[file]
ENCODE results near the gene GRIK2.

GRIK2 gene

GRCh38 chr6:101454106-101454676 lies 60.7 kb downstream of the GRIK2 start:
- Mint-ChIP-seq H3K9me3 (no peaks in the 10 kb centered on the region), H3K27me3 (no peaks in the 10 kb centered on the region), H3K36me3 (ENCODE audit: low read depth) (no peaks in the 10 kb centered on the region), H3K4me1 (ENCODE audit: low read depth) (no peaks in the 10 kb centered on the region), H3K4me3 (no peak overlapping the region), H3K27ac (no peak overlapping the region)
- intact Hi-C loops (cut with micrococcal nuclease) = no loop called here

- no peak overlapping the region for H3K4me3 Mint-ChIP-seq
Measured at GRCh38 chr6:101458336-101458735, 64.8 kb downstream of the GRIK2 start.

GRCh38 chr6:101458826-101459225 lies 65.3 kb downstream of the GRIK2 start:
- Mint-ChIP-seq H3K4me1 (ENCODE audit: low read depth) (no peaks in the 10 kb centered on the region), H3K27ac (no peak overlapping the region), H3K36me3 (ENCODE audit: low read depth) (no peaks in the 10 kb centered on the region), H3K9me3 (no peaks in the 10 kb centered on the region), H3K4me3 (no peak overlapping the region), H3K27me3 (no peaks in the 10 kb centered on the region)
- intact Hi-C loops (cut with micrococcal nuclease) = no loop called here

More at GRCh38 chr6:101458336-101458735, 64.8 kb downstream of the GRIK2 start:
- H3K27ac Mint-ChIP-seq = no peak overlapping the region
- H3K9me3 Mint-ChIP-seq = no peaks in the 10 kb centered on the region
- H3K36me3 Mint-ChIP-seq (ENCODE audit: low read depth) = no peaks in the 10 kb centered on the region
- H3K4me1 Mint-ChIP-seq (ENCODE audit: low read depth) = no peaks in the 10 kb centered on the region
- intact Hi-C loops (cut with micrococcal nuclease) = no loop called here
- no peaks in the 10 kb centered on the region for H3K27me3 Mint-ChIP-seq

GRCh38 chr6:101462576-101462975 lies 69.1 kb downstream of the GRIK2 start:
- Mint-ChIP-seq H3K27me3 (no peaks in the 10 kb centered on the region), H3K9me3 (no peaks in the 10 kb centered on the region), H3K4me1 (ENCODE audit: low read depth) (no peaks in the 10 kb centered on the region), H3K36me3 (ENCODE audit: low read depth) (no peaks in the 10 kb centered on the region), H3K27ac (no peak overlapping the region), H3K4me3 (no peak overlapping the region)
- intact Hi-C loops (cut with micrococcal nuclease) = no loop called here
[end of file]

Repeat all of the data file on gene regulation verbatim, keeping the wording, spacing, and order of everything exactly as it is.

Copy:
ENCODE results near the gene GRIK2.

GRIK2 gene

GRCh38 chr6:101454106-101454676 lies 60.7 kb downstream of the GRIK2 start:
- Mint-ChIP-seq H3K9me3 (no peaks in the 10 kb centered on the region), H3K27me3 (no peaks in the 10 kb centered on the region), H3K36me3 (ENCODE audit: low read depth) (no peaks in the 10 kb centered on the region), H3K4me1 (ENCODE audit: low read depth) (no peaks in the 10 kb centered on the region), H3K4me3 (no peak overlapping the region), H3K27ac (no peak overlapping the region)
- intact Hi-C loops (cut with micrococcal nuclease) = no loop called here

- no peak overlapping the region for H3K4me3 Mint-ChIP-seq
Measured at GRCh38 chr6:101458336-101458735, 64.8 kb downstream of the GRIK2 start.

GRCh38 chr6:101458826-101459225 lies 65.3 kb downstream of the GRIK2 start:
- Mint-ChIP-seq H3K4me1 (ENCODE audit: low read depth) (no peaks in the 10 kb centered on the region), H3K27ac (no peak overlapping the region), H3K36me3 (ENCODE audit: low read depth) (no peaks in the 10 kb centered on the region), H3K9me3 (no peaks in the 10 kb centered on the region), H3K4me3 (no peak overlapping the region), H3K27me3 (no peaks in the 10 kb centered on the region)
- intact Hi-C loops (cut with micrococcal nuclease) = no loop called here

More at GRCh38 chr6:101458336-101458735, 64.8 kb downstream of the GRIK2 start:
- H3K27ac Mint-ChIP-seq = no peak overlapping the region
- H3K9me3 Mint-ChIP-seq = no peaks in the 10 kb centered on the region
- H3K36me3 Mint-ChIP-seq (ENCODE audit: low read depth) = no peaks in the 10 kb centered on the region
- H3K4me1 Mint-ChIP-seq (ENCODE audit: low read depth) = no peaks in the 10 kb centered on the region
- intact Hi-C loops (cut with micrococcal nuclease) = no loop called here
- no peaks in the 10 kb centered on the region for H3K27me3 Mint-ChIP-seq

GRCh38 chr6:101462576-101462975 lies 69.1 kb downstream of the GRIK2 start:
- Mint-ChIP-seq H3K27me3 (no peaks in the 10 kb centered on the region), H3K9me3 (no peaks in the 10 kb centered on the region), H3K4me1 (ENCODE audit: low read depth) (no peaks in the 10 kb centered on the region), H3K36me3 (ENCODE audit: low read depth) (no peaks in the 10 kb centered on the region), H3K27ac (no peak overlapping the region), H3K4me3 (no peak overlapping the region)
- intact Hi-C loops (cut with micrococcal nuclease) = no loop called here